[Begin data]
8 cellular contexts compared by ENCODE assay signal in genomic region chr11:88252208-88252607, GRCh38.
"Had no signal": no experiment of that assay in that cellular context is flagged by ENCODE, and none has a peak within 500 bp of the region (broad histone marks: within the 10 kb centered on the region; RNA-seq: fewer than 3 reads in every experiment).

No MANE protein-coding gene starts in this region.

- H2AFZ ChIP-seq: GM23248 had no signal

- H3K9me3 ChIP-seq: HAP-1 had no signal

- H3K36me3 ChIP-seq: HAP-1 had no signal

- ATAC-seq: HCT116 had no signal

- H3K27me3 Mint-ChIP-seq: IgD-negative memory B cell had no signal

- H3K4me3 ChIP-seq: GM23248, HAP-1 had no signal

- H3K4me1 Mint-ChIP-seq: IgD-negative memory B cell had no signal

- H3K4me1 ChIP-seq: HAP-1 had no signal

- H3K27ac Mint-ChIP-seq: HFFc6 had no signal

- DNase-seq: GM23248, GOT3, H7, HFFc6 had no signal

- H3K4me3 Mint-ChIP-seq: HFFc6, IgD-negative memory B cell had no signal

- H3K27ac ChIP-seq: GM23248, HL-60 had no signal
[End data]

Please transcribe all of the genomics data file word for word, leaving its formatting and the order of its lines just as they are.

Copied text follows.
8 cellular contexts compared by ENCODE assay signal in genomic region chr11:88252208-88252607, GRCh38.
"Had no signal": no experiment of that assay in that cellular context is flagged by ENCODE, and none has a peak within 500 bp of the region (broad histone marks: within the 10 kb centered on the region; RNA-seq: fewer than 3 reads in every experiment).

No MANE protein-coding gene starts in this region.

- H2AFZ ChIP-seq: GM23248 had no signal

- H3K9me3 ChIP-seq: HAP-1 had no signal

- H3K36me3 ChIP-seq: HAP-1 had no signal

- ATAC-seq: HCT116 had no signal

- H3K27me3 Mint-ChIP-seq: IgD-negative memory B cell had no signal

- H3K4me3 ChIP-seq: GM23248, HAP-1 had no signal

- H3K4me1 Mint-ChIP-seq: IgD-negative memory B cell had no signal

- H3K4me1 ChIP-seq: HAP-1 had no signal

- H3K27ac Mint-ChIP-seq: HFFc6 had no signal

- DNase-seq: GM23248, GOT3, H7, HFFc6 had no signal

- H3K4me3 Mint-ChIP-seq: HFFc6, IgD-negative memory B cell had no signal

- H3K27ac ChIP-seq: GM23248, HL-60 had no signal